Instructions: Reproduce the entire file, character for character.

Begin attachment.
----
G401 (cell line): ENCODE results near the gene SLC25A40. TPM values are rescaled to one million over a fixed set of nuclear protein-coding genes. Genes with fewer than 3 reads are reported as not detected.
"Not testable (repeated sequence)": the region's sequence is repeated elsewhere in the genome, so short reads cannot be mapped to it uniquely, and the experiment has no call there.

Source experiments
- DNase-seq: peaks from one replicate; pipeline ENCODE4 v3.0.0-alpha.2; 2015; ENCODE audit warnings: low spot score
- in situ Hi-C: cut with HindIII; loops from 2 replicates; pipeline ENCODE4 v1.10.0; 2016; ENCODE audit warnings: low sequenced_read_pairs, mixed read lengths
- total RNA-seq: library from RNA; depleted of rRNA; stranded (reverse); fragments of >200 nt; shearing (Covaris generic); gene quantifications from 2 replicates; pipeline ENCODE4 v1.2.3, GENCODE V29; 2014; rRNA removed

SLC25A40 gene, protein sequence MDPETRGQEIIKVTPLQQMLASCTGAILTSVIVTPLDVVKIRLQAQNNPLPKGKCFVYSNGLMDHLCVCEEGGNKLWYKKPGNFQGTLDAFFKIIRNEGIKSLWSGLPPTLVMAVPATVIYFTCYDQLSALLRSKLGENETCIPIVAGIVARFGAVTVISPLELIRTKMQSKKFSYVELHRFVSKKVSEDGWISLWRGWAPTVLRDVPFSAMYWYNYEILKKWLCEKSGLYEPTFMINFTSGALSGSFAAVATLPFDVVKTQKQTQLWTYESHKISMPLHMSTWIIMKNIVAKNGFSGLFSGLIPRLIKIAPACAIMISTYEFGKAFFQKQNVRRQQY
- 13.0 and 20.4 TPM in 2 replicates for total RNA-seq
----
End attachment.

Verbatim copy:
G401 (cell line): ENCODE results near the gene SLC25A40. TPM values are rescaled to one million over a fixed set of nuclear protein-coding genes. Genes with fewer than 3 reads are reported as not detected.
"Not testable (repeated sequence)": the region's sequence is repeated elsewhere in the genome, so short reads cannot be mapped to it uniquely, and the experiment has no call there.

Source experiments
- DNase-seq: peaks from one replicate; pipeline ENCODE4 v3.0.0-alpha.2; 2015; ENCODE audit warnings: low spot score
- in situ Hi-C: cut with HindIII; loops from 2 replicates; pipeline ENCODE4 v1.10.0; 2016; ENCODE audit warnings: low sequenced_read_pairs, mixed read lengths
- total RNA-seq: library from RNA; depleted of rRNA; stranded (reverse); fragments of >200 nt; shearing (Covaris generic); gene quantifications from 2 replicates; pipeline ENCODE4 v1.2.3, GENCODE V29; 2014; rRNA removed

SLC25A40 gene, protein sequence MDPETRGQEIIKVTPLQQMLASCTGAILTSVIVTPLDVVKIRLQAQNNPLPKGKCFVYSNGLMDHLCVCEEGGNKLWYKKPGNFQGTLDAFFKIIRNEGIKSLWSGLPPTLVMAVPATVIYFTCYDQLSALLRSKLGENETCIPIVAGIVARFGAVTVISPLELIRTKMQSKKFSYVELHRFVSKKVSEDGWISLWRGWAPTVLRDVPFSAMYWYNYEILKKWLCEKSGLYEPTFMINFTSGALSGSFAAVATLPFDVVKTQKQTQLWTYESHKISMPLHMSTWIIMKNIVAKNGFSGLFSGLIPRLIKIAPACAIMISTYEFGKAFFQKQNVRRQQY
- 13.0 and 20.4 TPM in 2 replicates for total RNA-seq